Growing fast


In 1981, Jack Welch made a speech in Hotel Pierre, New York City called 'Growing fast in a slow-growth economy' (dated: 8.12.1981). This is often agreed to as the "dawn" of interest with shareholder value. Welch's stated aim was to be the biggest or second biggest market player, and to return maximum value to stockholders.

Over the century, there has been a sea of change in the concentration towards investor related goals like earning per share, shareholder value etc. A number of studies have been done by many eminent economists so as to prove this fact.

Considering "shareholder wealth maximization", maximizing shareholders wealth means "maximisation of shareholders purchasing power, in an efficient market, it is the maximisation of the current share price."

Creation of shareholders wealth has become the new corporate paradigm. It is considered to be one of the main objectives of companies. Indeed one of the most basic and fundamental tenets of capitalism is the obligation to create and maximize shareholders wealth. Maximization the Shareholders' wealth, which is the heart of economic growth, as a long term proposition delivers higher economic output and prosperity through productivity gains, employment growth and higher wages. Maximization shareholders wealth means maximizing the net worth of the company, and it is depended on performance management.

There has been many misunderstanding that shareholders wealth maximization is same as profit maximization, it might seem like, but that's not the case in all situations, shareholders wealth maximization talks about the value of the company mainly expressed in the form of stock where as profit maximization deals with how much profit the company makes. When investors look at a company they look at both the profit as well as the profit margins, return on capital and other factors of good organization.

For example: Let's take two companies for instance doing the same process. Company A had sales of 50 million pounds and profit of 5 million pounds and company B 100 million pounds and 6 million pounds respectively. It can be easily understood that Company B has less value as compared to company A because company B does not perform as efficiently as Company A. So even though Company B earns more profit than company A, company A will have more shareholder value compared to company B because of the efficient performance of company A.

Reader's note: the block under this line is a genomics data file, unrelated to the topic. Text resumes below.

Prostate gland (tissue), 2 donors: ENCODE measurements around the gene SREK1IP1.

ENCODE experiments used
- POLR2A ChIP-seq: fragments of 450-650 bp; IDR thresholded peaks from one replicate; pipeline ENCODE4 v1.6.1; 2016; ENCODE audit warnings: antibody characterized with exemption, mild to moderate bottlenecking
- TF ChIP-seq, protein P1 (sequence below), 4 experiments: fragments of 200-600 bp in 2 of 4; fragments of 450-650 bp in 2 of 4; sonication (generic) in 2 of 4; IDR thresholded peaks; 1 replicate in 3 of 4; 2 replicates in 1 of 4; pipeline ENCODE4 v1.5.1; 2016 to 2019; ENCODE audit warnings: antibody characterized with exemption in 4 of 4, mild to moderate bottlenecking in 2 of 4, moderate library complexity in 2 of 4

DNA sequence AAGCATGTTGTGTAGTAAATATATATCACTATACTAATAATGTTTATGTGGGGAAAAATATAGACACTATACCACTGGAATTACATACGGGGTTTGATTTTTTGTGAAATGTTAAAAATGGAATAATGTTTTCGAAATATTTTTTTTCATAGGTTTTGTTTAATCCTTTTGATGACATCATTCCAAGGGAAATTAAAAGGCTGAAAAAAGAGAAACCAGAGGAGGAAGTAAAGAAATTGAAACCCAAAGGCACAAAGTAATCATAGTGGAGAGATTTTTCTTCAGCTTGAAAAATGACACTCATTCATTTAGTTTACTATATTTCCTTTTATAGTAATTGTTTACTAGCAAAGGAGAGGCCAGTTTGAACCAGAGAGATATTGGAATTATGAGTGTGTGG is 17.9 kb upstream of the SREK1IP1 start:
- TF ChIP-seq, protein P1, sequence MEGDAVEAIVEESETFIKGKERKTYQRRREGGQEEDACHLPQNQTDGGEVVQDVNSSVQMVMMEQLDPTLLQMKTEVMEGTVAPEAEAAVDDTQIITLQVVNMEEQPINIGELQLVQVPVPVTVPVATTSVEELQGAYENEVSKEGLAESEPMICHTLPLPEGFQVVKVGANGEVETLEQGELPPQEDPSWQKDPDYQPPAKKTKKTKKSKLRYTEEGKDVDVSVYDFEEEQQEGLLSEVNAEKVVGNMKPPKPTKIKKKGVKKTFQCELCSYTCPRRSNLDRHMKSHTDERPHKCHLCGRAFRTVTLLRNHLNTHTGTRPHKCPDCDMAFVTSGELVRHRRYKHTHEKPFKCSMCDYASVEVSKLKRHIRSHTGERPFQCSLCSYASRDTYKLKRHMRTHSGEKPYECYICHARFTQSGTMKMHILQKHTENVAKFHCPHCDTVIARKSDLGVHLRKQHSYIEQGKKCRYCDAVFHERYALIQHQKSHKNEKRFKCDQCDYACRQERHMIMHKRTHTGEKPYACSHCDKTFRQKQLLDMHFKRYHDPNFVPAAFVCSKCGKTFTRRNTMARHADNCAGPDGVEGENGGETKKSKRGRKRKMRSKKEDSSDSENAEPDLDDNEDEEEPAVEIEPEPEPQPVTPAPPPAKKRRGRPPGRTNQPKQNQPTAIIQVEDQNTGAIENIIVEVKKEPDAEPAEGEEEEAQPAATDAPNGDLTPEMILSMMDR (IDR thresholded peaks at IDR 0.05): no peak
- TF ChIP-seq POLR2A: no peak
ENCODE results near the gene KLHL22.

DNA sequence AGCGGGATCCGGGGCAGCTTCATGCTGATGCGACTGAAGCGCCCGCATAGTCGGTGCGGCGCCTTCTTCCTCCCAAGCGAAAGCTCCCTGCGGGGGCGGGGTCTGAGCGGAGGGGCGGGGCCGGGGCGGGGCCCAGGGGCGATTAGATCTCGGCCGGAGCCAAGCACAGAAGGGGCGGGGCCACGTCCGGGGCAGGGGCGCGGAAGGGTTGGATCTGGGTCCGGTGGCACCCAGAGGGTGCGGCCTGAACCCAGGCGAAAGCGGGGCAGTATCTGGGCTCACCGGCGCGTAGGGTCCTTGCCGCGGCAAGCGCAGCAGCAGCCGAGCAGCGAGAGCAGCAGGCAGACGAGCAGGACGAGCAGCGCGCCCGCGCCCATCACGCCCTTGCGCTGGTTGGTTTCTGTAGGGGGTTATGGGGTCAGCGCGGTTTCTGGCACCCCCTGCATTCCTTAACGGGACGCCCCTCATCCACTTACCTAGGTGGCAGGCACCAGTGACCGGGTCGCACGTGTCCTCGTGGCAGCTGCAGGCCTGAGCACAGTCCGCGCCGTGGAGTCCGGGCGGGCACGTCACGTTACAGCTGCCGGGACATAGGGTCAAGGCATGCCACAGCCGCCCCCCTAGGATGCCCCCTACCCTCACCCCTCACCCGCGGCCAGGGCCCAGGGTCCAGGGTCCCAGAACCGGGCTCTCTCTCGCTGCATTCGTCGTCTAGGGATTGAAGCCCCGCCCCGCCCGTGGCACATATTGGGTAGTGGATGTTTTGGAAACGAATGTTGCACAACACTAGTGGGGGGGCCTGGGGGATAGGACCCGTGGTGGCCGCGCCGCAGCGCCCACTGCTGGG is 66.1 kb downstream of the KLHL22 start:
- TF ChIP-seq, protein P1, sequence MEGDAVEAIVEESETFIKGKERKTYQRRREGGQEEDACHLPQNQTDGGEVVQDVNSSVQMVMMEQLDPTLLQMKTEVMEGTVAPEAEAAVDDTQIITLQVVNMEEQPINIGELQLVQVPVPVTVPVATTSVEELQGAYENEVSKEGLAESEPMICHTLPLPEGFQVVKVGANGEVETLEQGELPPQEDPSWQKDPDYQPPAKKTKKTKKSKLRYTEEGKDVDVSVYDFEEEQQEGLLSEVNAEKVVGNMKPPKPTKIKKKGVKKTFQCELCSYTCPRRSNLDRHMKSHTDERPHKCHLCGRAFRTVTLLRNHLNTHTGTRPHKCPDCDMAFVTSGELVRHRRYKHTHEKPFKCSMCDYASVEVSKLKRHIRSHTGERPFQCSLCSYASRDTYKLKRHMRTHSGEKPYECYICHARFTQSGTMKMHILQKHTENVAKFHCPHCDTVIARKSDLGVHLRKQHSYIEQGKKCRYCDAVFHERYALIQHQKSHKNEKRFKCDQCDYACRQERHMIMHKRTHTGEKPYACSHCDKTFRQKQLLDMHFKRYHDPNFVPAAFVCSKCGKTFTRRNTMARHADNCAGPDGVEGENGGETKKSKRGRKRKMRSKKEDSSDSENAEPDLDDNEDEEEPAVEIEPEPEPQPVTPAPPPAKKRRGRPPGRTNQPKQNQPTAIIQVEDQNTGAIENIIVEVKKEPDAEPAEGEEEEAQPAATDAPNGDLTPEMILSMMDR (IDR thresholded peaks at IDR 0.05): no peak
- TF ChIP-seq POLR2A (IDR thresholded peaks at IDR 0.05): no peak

One of the other important factors related to investor related goals is the Earning per Share (EPS). According to 'Street Authority', a research-intensive financial publishing firm, "the term earnings per share (EPS) represents the portion of a company's earnings, net of taxes and preferred stock dividends, that is allocated to each share of common stock. The figure can be calculated simply by dividing net income earned in a given reporting period (usually quarterly or annually) by the total number of shares outstanding during the same term. Because the number of shares outstanding can fluctuate, a weighted average is typically used."

For Example: Let's take a company, say company A assuming that during the fourth quarter the company had 2 million pounds net income available to shareholders. In the same period, the company had total outstanding share of 5 million. In such a situation, the company's earnings per share would be 0.40 pounds. That is, 2 million pounds divided by 5 million shares = 0.40 of EPS.

Lutz Graf Schwerin von Krosigk, Die grosse Zeit des Feuers (1957), pp. 646-47.

The statement said by Carl Fuerstenberg, a leading German banker of his time, briefly explained one of the principal issues facing the large enterprisethe divergence of interest between corporate management and outside equity shareholders. Do investors have to put their savings in the hands of others, to spend as they wish, with no assurance of getting back any return is a question to be asked? The answers to this question are not as simple as it seems, it involves a complex interaction among legal rules, economic institutions, and market forces. Yet reaching to a viable response is essential for the functioning of a modern economy based upon technology with scale economies that depend on the creation of large companies.

In the U.S., contemporary corporate law is supposed to have as a central objective that is, protection of shareholder interests in the management-controlled firm, and judges have often acknowledged the importance of maximizing shareholder value. An early and famous statement of the principle can be found in Dodge v. Ford Motor Co. (1919): "A business corporation is organized and carried on primarily for the profit of the stockholders. The powers of the directors are to be employed for that end." Yet another leading contemporary analyst on corporate governance states that "shareholder wealth maximization is usually accepted as the appropriate goal in American business circles."2 Few of the others analysts states that: "There is no longer any serious competitor to the view that corporate law should principally strive to increase long-term shareholder value."3 One of the ways of advancing that objective in the U.S. is to impose trustee duties, and in particular a duty of loyalty, on corporate officers and directors: "Managers must prefer investors' interests to their own in the event of conflict. That is the core of the duty of loyalty."4